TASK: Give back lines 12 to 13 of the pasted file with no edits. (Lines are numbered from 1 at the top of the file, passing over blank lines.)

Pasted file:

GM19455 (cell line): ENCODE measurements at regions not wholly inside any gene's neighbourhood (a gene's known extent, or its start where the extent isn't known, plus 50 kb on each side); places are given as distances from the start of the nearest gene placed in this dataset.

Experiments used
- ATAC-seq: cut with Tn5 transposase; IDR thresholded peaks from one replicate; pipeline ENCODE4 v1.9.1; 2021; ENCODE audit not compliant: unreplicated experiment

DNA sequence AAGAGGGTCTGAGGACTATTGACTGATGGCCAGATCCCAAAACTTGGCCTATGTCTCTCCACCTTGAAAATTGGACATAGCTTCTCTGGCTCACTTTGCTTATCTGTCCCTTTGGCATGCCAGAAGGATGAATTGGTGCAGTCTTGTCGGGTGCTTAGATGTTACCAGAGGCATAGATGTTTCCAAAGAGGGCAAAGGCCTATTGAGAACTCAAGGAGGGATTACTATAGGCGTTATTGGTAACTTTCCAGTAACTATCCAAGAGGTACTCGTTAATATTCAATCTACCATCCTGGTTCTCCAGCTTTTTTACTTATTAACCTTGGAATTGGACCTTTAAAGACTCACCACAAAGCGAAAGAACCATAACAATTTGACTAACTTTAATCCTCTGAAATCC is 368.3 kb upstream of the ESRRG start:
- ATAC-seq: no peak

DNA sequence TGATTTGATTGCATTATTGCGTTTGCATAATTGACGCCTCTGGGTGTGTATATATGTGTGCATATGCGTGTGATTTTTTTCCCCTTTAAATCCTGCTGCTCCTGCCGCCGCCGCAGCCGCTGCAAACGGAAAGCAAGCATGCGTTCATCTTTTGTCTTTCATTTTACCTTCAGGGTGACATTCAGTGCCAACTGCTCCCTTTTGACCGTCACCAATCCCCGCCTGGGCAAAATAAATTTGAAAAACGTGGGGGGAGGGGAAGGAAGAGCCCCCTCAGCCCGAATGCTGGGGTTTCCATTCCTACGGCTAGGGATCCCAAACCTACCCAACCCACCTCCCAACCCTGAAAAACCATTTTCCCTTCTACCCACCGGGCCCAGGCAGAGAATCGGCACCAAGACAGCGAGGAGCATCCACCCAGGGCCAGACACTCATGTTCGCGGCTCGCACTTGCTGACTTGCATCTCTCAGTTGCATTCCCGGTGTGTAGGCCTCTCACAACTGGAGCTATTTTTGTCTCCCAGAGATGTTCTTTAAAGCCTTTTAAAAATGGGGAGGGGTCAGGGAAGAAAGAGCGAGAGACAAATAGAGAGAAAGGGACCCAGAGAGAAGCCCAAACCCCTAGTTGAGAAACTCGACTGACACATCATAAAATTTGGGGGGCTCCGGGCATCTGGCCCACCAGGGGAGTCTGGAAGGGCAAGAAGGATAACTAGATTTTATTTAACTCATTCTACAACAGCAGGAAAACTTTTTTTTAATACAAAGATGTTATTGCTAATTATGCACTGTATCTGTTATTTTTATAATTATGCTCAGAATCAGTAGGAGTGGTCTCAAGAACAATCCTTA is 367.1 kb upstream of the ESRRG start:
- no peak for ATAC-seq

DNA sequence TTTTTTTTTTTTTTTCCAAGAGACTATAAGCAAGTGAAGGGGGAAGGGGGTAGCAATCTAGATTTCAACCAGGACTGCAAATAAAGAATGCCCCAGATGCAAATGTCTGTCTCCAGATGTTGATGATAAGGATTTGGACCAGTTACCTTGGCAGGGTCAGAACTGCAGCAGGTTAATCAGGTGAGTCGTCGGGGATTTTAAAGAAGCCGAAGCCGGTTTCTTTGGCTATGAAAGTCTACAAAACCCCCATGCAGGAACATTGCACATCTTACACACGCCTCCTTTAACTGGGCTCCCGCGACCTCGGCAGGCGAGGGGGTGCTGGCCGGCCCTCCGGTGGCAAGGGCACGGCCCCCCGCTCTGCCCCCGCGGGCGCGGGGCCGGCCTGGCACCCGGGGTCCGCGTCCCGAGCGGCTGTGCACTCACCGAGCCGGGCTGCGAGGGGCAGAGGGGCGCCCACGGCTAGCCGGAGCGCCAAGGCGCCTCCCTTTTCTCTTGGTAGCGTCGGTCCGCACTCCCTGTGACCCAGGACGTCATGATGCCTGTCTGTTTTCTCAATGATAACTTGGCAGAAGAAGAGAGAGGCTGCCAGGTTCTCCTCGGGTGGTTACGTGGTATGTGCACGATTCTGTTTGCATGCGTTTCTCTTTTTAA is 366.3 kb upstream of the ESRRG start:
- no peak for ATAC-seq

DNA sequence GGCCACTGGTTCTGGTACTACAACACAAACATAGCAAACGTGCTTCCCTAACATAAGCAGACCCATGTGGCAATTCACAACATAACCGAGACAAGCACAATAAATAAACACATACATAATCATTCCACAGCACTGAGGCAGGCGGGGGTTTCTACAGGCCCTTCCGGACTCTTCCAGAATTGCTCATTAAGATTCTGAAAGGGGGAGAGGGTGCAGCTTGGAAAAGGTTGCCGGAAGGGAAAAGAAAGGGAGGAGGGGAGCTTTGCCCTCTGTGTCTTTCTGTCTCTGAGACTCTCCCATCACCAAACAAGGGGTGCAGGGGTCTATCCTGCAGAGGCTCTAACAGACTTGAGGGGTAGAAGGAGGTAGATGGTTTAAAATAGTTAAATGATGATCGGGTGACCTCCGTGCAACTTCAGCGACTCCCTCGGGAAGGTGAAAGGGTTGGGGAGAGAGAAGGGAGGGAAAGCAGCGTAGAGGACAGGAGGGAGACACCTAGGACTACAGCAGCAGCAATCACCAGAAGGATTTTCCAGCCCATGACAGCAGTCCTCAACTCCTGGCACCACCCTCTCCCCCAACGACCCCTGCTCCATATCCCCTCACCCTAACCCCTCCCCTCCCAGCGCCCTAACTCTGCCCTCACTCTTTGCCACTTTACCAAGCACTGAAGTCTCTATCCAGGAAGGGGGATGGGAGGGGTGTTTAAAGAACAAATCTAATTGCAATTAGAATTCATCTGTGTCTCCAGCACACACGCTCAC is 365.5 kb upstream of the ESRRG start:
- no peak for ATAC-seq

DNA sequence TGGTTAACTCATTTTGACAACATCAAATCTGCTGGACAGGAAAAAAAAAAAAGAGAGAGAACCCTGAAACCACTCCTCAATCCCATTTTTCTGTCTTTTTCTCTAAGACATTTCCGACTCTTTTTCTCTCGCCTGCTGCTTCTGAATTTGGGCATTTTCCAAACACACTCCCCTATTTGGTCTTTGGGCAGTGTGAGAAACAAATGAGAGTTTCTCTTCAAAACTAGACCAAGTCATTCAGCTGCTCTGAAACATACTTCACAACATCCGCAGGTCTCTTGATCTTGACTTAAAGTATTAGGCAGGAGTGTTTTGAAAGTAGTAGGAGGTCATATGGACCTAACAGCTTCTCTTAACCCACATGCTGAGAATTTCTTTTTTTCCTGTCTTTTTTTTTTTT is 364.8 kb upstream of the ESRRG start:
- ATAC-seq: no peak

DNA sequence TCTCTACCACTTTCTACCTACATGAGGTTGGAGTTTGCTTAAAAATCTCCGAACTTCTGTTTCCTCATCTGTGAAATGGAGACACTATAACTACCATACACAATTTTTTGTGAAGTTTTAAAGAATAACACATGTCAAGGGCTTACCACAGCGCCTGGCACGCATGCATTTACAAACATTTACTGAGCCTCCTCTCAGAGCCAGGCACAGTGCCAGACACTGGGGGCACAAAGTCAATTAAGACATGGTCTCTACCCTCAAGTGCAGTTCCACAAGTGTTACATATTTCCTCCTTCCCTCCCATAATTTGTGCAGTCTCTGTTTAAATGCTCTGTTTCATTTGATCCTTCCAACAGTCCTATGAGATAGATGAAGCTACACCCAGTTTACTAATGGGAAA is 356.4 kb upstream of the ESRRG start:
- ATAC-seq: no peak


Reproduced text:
DNA sequence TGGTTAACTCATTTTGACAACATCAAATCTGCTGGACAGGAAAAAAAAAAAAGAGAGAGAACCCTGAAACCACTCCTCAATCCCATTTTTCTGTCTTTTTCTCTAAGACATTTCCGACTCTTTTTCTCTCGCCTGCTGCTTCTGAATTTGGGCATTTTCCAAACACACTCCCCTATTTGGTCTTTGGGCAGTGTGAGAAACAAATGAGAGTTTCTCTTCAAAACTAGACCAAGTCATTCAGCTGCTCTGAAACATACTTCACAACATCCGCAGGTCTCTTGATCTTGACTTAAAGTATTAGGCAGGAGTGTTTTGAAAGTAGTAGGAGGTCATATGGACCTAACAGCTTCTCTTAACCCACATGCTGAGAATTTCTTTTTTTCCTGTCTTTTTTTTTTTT is 364.8 kb upstream of the ESRRG start:
- ATAC-seq: no peak